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State v. Collins

Superior Court of Delaware, New Castle

January 30, 2015

STATE OF DELAWARE,
v.
SOLOMON COLLINS, Defendant.

Date Submitted: October 30, 2014

On Defendant's Motion for Post Conviction Relief.

Patrick J. Collins, Esq., Attorney for Defendant.

Scott D. Goodwin, Esq., Deputy Attorney General, Delaware Department of Justice, Carvel State Office Building, Attorney for the State.

ORDER

CALVIN L. SCOTT, JR. JUDGE.

Introduction

Before the Court is Defendant Solomon Collins' ("Defendant") Motion for Post Conviction Relief filed on September 16, 2013. The Court has reviewed the parties' submissions. For the following reasons, Defendant's Motion for Post Conviction Relief is DENIED.

Background

Defendant was tried before a jury in March of 2011. Violet Gibson and Shakira Romeo – both eye witnesses to the offense – testified for the State at Defendant's trial. Both witnesses had also been interviewed by Detective Conner of the Wilmington Police Department after the incident. However, the statements the witnesses gave to Det. Conner conflicted with their in-court testimony. Det. Conner also testified for the State at Defendant's trial, and both witnesses' out-of-court statements to Det. Conner were admitted into evidence during his testimony, over defense objection.

The jury found Defendant guilty of Murder First Degree (non-capital), three counts of Reckless Endangering First Degree, two counts of Possession of a Firearm During the Commission of a Felony (PFDCF), and one count of Possession of a Deadly Weapon by a Person Prohibited (PDWBPP) relating to the shooting death of Tommear Tinnin. On July 15, 2011, Defendant was sentenced to life in prison at Level 5 on the Murder First Degree conviction and ten years in prison at Level 5 on the weapons conviction and six years in prison at Level 5 on the Reckless Endangering convictions.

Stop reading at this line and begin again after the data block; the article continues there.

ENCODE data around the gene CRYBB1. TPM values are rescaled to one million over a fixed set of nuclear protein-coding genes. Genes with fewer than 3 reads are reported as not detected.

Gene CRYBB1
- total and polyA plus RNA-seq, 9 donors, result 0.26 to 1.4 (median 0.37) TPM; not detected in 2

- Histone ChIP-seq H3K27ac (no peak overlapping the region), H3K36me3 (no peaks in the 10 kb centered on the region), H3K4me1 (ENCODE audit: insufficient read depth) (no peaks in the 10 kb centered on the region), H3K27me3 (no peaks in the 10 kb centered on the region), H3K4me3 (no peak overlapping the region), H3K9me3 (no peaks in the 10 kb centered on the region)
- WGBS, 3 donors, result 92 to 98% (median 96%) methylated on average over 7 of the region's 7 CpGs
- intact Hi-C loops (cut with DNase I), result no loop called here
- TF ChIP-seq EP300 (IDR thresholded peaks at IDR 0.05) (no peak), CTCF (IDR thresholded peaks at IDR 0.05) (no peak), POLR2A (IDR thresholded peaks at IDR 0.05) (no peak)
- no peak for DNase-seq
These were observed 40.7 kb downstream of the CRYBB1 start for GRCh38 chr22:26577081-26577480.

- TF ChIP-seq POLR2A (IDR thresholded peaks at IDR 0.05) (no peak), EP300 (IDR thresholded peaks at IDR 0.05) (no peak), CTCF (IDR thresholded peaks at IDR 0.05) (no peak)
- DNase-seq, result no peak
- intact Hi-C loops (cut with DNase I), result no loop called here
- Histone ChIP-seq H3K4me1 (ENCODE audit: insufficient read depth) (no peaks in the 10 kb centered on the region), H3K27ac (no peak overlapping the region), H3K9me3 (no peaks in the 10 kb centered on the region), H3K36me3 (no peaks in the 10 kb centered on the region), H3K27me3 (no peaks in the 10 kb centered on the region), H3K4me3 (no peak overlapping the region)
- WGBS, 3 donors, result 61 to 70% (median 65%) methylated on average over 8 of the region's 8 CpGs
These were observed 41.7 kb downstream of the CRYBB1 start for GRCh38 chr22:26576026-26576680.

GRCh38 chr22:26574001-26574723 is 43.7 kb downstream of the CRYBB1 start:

On July 29, 2011, Defendant filed a direct appeal of his convictions with the Delaware Supreme Court. The Delaware Supreme Court affirmed Defendant's convictions and sentence on direct appeal.

On September 16, 2013, Defendant filed his first Motion for Post Conviction Relief. On September 18, 2013, the Superior Court directed the Office of Conflict Counsel to appoint counsel for Defendant for purposes of representation in his Rule 61 Motion for Post Conviction Relief.

Discussion

As an initial matter, the Court finds that Defendant's motion is not procedurally barred under Del. Super. Ct. Crim. R. 61(i).[1] The Court will now address the merits of Defendant's motion. To prevail on a claim of ineffective assistance of counsel, a defendant must meet the two-pronged test established by the United States Supreme Court in Strickland v. Washington.[2] Under Strickland, a defendant must show that (1) his counsel's representation fell below an objective standard of reasonableness, and (2) that the deficient performance prejudiced the defense.[3] Counsel's actions are afforded a strong presumption of reasonableness because it is "all too easy for a court examining counsel's defense after it has proved unsuccessful" to succumb to the "distorting effects of hindsight."[4] The first prong of Strickland therefore requires the use of an objective standard of reasonableness based on prevailing professional norms when evaluating an attorney's conduct.[5] "[T]he mere fact that counsel failed to recognize the factual or legal basis for a claim, or failed to raise the claim despite recognizing it does not constitute" deficient performance.[6] The United States Supreme Court has stated that "'the purpose of the effective assistance guarantee of the Sixth Amendment is not to improve the quality of legal representation …. [but] simply to ensure that criminal defendants receive a fair trial.'"[7] Based on that policy, "[t]he benchmark for judging any claim of ineffectiveness must be whether counsel's conduct so undermined the proper ...


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